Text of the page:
For UMTS, NS-2 based simulation environment with the appropriate Enhanced UMTS Radio Access Network Extensions for ns-2 (EURANE) package extensions for simulating a UMTS network is adopted. A single UMTS cell
of 1Mbps with the following rate allocation for the supported traﬃc classes:
200Kbps for the Conversional class, 300Kbps for the Streaming class, 200kbps for the Interactive 1 class, 100kbps for both Interactive 2 and 3 classes, and 200Kbps for the Background class, is simulated. In order to ﬁll in the UMTS class capacity, a number of background ﬂows are transmitted in the network. The background traﬃc is increased from 210Kbps to 540Kbps leading the UMTS network in congestion. Two mapping approaches, presented in Table 5.3 are employed.
The ﬁrst experimental case refers to a single layer MPEG-4 stream transmission and is encoded at 384kbps. For this scenario, I use EF for transmitting I-frames and AF12 and AF13 for transmitting P- and B- frames respectively. The mapping of DiﬀServ classes to the UMTS ones is performed through Table 5.3.
The second experimental case concerns a scalable MPEG-4 stream transmission consisting in two layers. The BL packets are encoded using the MPEG4-FGS codec with MPEG-2 TM5 rate control at 128kbps and the EL ones are encoded at 256kbps. For this case, I have direct application of Tables 5.2 and 5.4.
The third experimental case concerns a scalable MPEG-4 stream transmission consisting in one BL and two ELs, i.e., EL1 and EL2. The encoding of BL packets remains at 128 kbps as in the second case, while the encoding of packets of both ELs is at 128kbps. For this scenario, I use EF for transmitting BL, AF11 for transmitting EL1, and Best Eﬀort (BE) for transmitting EL2. The mapping of DiﬀServ classes to the UMTS ones is performed through Table 5.3.
The fourth experimental case adopts the setup of the third case, while it applies the prioritized packetization scheme of the second case to the packets of
the ﬁrst EL, i.e., for this scenario, I use EF for transmitting BL, Table 5.2 for transmitting EL1, and Best Eﬀort (BE) for transmitting EL2.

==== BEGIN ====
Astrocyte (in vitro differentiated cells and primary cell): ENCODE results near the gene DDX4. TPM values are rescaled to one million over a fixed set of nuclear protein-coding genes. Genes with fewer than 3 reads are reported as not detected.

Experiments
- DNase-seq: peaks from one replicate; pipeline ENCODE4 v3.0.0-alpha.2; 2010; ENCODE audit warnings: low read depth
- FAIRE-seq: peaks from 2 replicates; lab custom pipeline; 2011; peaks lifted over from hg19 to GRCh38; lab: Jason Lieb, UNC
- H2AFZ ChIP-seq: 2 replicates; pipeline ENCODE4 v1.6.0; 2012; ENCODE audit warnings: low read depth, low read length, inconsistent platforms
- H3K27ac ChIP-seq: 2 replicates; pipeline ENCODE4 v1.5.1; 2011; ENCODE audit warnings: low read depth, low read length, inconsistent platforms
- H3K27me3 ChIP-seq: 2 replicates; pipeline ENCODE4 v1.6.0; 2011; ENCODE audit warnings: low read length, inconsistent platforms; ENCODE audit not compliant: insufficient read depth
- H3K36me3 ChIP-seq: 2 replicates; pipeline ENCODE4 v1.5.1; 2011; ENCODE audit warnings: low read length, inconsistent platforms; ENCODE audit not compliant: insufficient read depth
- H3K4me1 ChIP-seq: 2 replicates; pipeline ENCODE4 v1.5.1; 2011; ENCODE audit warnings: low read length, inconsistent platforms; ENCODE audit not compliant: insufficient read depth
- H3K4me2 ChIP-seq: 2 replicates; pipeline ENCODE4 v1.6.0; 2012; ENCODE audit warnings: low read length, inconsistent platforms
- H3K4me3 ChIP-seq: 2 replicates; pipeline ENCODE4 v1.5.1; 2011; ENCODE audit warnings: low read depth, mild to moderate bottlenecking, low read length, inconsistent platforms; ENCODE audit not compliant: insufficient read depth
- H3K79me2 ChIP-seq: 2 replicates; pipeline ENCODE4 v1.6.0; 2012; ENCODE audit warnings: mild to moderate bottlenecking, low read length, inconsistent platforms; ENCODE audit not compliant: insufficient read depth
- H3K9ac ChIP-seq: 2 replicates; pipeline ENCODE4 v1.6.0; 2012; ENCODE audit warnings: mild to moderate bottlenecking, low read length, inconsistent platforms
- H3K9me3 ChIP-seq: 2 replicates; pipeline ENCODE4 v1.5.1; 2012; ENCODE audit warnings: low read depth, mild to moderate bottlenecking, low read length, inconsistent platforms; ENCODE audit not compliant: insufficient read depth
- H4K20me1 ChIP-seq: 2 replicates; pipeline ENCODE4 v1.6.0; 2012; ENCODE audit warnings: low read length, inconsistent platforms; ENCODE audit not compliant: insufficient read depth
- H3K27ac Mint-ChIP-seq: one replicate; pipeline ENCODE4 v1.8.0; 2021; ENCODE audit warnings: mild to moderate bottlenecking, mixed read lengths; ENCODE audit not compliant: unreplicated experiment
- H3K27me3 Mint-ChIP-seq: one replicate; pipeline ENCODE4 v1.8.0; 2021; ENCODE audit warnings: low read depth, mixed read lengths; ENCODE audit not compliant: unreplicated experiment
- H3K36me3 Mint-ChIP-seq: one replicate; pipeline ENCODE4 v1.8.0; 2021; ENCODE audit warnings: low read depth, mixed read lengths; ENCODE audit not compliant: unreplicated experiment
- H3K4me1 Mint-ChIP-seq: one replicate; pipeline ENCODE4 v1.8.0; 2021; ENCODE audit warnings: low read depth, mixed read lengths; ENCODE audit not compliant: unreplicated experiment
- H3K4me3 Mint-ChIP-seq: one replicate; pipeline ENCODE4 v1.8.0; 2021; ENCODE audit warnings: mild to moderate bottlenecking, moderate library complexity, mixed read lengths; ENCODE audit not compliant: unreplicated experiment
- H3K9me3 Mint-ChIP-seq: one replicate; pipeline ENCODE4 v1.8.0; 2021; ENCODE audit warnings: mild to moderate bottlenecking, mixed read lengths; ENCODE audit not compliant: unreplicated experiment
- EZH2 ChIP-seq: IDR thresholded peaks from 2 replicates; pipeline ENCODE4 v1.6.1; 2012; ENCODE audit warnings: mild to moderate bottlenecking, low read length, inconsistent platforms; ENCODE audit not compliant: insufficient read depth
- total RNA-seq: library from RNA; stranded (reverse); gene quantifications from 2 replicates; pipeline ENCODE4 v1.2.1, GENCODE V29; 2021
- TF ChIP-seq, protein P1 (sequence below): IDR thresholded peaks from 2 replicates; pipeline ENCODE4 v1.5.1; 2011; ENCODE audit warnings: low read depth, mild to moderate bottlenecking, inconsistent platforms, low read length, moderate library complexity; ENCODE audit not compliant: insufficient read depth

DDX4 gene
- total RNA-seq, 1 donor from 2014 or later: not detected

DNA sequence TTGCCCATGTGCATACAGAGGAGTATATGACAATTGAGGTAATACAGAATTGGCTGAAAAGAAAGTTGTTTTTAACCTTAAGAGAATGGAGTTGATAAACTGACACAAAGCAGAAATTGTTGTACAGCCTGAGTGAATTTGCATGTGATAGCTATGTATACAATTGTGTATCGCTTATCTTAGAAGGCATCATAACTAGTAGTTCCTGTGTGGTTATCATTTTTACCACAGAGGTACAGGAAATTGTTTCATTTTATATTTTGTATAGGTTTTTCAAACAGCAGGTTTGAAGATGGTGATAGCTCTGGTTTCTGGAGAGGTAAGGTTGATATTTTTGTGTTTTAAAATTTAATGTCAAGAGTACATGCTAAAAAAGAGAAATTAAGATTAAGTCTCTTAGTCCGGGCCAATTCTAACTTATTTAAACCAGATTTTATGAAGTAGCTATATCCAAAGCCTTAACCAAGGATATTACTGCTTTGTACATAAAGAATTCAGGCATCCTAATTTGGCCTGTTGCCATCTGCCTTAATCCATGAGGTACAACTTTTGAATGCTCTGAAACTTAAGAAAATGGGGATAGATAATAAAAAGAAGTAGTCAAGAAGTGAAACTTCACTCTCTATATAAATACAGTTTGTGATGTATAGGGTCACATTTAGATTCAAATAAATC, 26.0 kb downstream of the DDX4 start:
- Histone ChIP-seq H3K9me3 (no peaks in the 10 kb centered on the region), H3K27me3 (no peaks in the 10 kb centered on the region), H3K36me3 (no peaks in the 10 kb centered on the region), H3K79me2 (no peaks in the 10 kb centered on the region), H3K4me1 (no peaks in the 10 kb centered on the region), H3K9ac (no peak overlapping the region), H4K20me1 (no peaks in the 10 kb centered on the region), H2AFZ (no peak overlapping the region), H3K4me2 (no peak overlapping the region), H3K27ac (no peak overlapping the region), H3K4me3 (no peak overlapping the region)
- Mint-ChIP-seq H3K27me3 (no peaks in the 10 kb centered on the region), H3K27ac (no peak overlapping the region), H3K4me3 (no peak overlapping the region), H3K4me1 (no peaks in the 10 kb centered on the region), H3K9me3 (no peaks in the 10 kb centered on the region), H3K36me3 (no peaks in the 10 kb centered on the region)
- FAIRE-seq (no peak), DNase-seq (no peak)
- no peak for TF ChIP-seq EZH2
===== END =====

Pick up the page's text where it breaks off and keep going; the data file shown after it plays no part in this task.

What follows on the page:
Tables 5.5 and 5.
6 depict the results from experiments in terms of PSNR and SSIM video quality metrics for eight diﬀerent YUV video sequences for all cases (1 to 4) for the two mapping settings concerning DiﬀServ/UMTS classes coupling (one and many-to-one mapping). For one-to-one mapping, each conﬁguration case increases the video quality and the gain increment that oﬀers each case is around 2dB in terms of PSNR. For many-to-one approach, the Cases 3 and 4 produce the same results.
For the Highway video sequence, I measure the packet/frame loss for I-, Pand B- frames for the four scenarios fro the two mapping approaches. Fore Case 3 and 4 the depicted measurements concern EL1. The results presented Tables
5.7 and 5.8 are in accordance with the ones depicted in Tables 5.5 and 5.6. For one-to-one mapping, each case improves the previous one and Case 4 oﬀers the
best video quality gain as it experiences the lower packet frame losses. For manyto-one mapping, Case 2 oﬀers the best video quality.
By isolating the losses and the delays to P- and B- frames it is achieved signiﬁcant gains to video quality. Packet losses, which P-frame content, can aﬀect not only the decoding process of P-frames but also the B-frames. This lead to higher percentages of B-frame losses but it is a signiﬁcant aﬀect to the overall video quality. In the fourth scenario, the user can achieve the same video quality, compared to third scenario, without using only the AF11 traﬃc class of the DiﬀServ. Distributing the traﬃc to all traﬃc classes, achieving the same video quality, in the lowest price, by sending lowest traﬃc to the cost eﬀective AF11 traﬃc. From the network provider perspective, the providers network can use more eﬃcient its bandwidth, by serving more users, at the level of quality they pay.
As an overall remark of the above results, I could note that Case 4 for oneto-one mapping could oﬀer almost the same video quality as Case 2 of many-toone mapping approach, without employing the cost eﬀective conversational class.
However, one-to-one mapping might not always be possible since networks may support diﬀerent sets of QoS classes.